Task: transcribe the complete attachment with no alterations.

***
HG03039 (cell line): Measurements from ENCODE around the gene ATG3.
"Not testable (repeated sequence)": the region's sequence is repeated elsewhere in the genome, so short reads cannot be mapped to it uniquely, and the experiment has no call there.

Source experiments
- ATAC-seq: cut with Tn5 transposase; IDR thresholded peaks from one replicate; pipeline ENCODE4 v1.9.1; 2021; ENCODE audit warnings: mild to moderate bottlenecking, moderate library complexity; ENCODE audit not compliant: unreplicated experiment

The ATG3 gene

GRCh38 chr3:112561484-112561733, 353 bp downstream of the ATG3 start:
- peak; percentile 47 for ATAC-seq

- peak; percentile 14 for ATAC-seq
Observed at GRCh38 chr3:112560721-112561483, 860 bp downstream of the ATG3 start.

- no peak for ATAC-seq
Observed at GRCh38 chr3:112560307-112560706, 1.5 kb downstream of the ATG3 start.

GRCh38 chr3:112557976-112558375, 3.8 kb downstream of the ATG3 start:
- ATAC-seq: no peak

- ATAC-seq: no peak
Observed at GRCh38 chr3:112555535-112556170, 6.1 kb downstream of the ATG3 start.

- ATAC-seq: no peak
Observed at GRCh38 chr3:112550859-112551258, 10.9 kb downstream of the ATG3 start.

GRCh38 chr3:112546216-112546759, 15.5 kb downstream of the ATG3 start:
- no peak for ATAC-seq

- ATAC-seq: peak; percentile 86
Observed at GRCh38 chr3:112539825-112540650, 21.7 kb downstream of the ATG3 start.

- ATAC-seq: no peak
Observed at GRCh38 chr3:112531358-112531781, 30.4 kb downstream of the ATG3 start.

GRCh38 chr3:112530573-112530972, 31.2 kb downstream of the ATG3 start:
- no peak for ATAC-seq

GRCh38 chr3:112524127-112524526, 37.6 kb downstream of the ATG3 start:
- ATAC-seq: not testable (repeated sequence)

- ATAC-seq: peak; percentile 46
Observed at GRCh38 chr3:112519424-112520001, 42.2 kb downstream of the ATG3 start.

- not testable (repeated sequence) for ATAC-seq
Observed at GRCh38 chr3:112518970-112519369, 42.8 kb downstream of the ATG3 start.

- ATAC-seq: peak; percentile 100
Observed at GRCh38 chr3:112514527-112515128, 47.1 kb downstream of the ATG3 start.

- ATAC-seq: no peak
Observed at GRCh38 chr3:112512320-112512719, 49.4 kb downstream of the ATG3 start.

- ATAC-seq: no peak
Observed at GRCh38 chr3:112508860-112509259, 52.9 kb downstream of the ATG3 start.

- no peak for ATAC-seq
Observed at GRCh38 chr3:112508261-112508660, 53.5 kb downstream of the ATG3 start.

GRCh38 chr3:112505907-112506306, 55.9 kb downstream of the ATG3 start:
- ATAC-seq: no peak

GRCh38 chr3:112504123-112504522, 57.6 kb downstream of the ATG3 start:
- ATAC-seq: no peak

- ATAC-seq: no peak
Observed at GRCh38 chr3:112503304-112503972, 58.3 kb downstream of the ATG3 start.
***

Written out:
HG03039 (cell line): Measurements from ENCODE around the gene ATG3.
"Not testable (repeated sequence)": the region's sequence is repeated elsewhere in the genome, so short reads cannot be mapped to it uniquely, and the experiment has no call there.

Source experiments
- ATAC-seq: cut with Tn5 transposase; IDR thresholded peaks from one replicate; pipeline ENCODE4 v1.9.1; 2021; ENCODE audit warnings: mild to moderate bottlenecking, moderate library complexity; ENCODE audit not compliant: unreplicated experiment

The ATG3 gene

GRCh38 chr3:112561484-112561733, 353 bp downstream of the ATG3 start:
- peak; percentile 47 for ATAC-seq

- peak; percentile 14 for ATAC-seq
Observed at GRCh38 chr3:112560721-112561483, 860 bp downstream of the ATG3 start.

- no peak for ATAC-seq
Observed at GRCh38 chr3:112560307-112560706, 1.5 kb downstream of the ATG3 start.

GRCh38 chr3:112557976-112558375, 3.8 kb downstream of the ATG3 start:
- ATAC-seq: no peak

- ATAC-seq: no peak
Observed at GRCh38 chr3:112555535-112556170, 6.1 kb downstream of the ATG3 start.

- ATAC-seq: no peak
Observed at GRCh38 chr3:112550859-112551258, 10.9 kb downstream of the ATG3 start.

GRCh38 chr3:112546216-112546759, 15.5 kb downstream of the ATG3 start:
- no peak for ATAC-seq

- ATAC-seq: peak; percentile 86
Observed at GRCh38 chr3:112539825-112540650, 21.7 kb downstream of the ATG3 start.

- ATAC-seq: no peak
Observed at GRCh38 chr3:112531358-112531781, 30.4 kb downstream of the ATG3 start.

GRCh38 chr3:112530573-112530972, 31.2 kb downstream of the ATG3 start:
- no peak for ATAC-seq

GRCh38 chr3:112524127-112524526, 37.6 kb downstream of the ATG3 start:
- ATAC-seq: not testable (repeated sequence)

- ATAC-seq: peak; percentile 46
Observed at GRCh38 chr3:112519424-112520001, 42.2 kb downstream of the ATG3 start.

- not testable (repeated sequence) for ATAC-seq
Observed at GRCh38 chr3:112518970-112519369, 42.8 kb downstream of the ATG3 start.

- ATAC-seq: peak; percentile 100
Observed at GRCh38 chr3:112514527-112515128, 47.1 kb downstream of the ATG3 start.

- ATAC-seq: no peak
Observed at GRCh38 chr3:112512320-112512719, 49.4 kb downstream of the ATG3 start.

- ATAC-seq: no peak
Observed at GRCh38 chr3:112508860-112509259, 52.9 kb downstream of the ATG3 start.

- no peak for ATAC-seq
Observed at GRCh38 chr3:112508261-112508660, 53.5 kb downstream of the ATG3 start.

GRCh38 chr3:112505907-112506306, 55.9 kb downstream of the ATG3 start:
- ATAC-seq: no peak

GRCh38 chr3:112504123-112504522, 57.6 kb downstream of the ATG3 start:
- ATAC-seq: no peak

- ATAC-seq: no peak
Observed at GRCh38 chr3:112503304-112503972, 58.3 kb downstream of the ATG3 start.